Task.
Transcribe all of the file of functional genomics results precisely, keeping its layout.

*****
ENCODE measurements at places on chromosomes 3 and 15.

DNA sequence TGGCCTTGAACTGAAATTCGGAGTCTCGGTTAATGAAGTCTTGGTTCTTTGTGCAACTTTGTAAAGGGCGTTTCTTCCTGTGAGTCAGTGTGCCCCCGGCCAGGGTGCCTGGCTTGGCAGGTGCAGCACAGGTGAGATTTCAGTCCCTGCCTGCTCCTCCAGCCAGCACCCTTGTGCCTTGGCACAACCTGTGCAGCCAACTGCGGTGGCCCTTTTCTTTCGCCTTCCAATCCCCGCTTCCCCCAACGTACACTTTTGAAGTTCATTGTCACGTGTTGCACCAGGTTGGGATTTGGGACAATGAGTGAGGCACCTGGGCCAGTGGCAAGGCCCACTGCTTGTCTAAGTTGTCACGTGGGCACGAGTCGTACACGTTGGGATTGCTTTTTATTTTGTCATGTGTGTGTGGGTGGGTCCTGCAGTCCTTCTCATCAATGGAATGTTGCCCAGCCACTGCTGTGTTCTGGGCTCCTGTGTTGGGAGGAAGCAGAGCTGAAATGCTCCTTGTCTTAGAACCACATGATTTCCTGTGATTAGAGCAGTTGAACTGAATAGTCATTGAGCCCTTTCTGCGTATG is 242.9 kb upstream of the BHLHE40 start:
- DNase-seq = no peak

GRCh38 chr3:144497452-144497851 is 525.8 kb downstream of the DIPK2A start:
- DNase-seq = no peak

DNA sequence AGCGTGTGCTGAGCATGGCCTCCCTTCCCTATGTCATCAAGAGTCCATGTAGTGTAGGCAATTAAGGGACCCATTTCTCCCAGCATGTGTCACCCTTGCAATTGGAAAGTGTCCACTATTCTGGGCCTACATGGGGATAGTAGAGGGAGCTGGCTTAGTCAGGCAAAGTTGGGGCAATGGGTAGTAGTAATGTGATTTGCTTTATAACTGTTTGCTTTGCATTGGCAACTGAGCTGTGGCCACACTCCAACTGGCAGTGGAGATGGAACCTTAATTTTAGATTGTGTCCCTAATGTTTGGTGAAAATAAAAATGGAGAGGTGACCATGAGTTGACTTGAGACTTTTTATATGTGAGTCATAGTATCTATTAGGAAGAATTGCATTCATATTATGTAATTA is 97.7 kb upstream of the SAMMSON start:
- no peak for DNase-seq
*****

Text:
ENCODE measurements at places on chromosomes 3 and 15.

DNA sequence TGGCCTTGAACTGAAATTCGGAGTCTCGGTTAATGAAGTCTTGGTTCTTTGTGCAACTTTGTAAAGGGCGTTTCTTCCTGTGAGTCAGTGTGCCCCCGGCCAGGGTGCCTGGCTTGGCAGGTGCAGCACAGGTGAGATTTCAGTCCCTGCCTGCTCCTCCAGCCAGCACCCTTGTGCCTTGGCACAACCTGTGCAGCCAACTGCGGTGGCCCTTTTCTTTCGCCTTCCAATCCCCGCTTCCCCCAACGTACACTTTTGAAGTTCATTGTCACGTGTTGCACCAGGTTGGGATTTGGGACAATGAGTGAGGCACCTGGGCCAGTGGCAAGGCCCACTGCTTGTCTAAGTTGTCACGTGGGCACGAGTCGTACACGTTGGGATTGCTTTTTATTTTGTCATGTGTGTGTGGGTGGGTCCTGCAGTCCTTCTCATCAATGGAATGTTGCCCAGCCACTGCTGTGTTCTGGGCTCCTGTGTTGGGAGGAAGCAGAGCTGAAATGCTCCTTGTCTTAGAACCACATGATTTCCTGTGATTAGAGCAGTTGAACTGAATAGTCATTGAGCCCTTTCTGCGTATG is 242.9 kb upstream of the BHLHE40 start:
- DNase-seq = no peak

GRCh38 chr3:144497452-144497851 is 525.8 kb downstream of the DIPK2A start:
- DNase-seq = no peak

DNA sequence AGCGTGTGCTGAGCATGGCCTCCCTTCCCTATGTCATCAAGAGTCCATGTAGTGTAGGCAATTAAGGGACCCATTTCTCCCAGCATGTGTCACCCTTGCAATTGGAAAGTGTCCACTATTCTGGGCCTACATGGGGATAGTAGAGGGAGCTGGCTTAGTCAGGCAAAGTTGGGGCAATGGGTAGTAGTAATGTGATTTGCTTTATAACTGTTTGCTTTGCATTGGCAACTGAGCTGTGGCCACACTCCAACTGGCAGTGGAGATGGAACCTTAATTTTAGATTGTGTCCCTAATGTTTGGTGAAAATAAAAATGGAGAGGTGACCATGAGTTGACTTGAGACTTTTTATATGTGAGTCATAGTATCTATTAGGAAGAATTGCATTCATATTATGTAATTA is 97.7 kb upstream of the SAMMSON start:
- no peak for DNase-seq